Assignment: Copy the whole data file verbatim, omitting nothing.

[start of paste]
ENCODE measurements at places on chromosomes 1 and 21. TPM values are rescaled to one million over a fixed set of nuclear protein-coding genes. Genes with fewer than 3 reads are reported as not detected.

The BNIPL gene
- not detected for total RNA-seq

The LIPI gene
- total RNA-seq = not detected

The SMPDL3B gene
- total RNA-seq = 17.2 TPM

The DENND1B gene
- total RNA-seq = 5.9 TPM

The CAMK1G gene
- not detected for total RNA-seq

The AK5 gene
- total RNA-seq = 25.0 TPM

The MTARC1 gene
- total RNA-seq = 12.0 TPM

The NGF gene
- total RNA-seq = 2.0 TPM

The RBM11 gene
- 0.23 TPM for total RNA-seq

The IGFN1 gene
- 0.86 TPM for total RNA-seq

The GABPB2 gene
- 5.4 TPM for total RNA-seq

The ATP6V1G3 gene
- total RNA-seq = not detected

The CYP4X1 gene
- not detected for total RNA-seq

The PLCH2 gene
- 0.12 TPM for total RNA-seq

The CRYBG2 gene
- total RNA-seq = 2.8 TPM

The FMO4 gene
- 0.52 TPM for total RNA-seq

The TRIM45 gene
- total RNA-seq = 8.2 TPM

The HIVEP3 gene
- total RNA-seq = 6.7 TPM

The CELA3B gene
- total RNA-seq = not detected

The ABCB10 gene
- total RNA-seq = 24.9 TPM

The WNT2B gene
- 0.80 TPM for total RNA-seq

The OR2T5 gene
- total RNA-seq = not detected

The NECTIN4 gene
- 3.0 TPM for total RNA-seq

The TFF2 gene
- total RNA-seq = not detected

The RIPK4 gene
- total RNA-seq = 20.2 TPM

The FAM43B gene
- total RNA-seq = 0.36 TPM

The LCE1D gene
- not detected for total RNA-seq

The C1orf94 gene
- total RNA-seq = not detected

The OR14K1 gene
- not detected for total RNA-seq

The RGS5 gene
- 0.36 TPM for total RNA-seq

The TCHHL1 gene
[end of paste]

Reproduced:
ENCODE measurements at places on chromosomes 1 and 21. TPM values are rescaled to one million over a fixed set of nuclear protein-coding genes. Genes with fewer than 3 reads are reported as not detected.

The BNIPL gene
- not detected for total RNA-seq

The LIPI gene
- total RNA-seq = not detected

The SMPDL3B gene
- total RNA-seq = 17.2 TPM

The DENND1B gene
- total RNA-seq = 5.9 TPM

The CAMK1G gene
- not detected for total RNA-seq

The AK5 gene
- total RNA-seq = 25.0 TPM

The MTARC1 gene
- total RNA-seq = 12.0 TPM

The NGF gene
- total RNA-seq = 2.0 TPM

The RBM11 gene
- 0.23 TPM for total RNA-seq

The IGFN1 gene
- 0.86 TPM for total RNA-seq

The GABPB2 gene
- 5.4 TPM for total RNA-seq

The ATP6V1G3 gene
- total RNA-seq = not detected

The CYP4X1 gene
- not detected for total RNA-seq

The PLCH2 gene
- 0.12 TPM for total RNA-seq

The CRYBG2 gene
- total RNA-seq = 2.8 TPM

The FMO4 gene
- 0.52 TPM for total RNA-seq

The TRIM45 gene
- total RNA-seq = 8.2 TPM

The HIVEP3 gene
- total RNA-seq = 6.7 TPM

The CELA3B gene
- total RNA-seq = not detected

The ABCB10 gene
- total RNA-seq = 24.9 TPM

The WNT2B gene
- 0.80 TPM for total RNA-seq

The OR2T5 gene
- total RNA-seq = not detected

The NECTIN4 gene
- 3.0 TPM for total RNA-seq

The TFF2 gene
- total RNA-seq = not detected

The RIPK4 gene
- total RNA-seq = 20.2 TPM

The FAM43B gene
- total RNA-seq = 0.36 TPM

The LCE1D gene
- not detected for total RNA-seq

The C1orf94 gene
- total RNA-seq = not detected

The OR14K1 gene
- not detected for total RNA-seq

The RGS5 gene
- 0.36 TPM for total RNA-seq

The TCHHL1 gene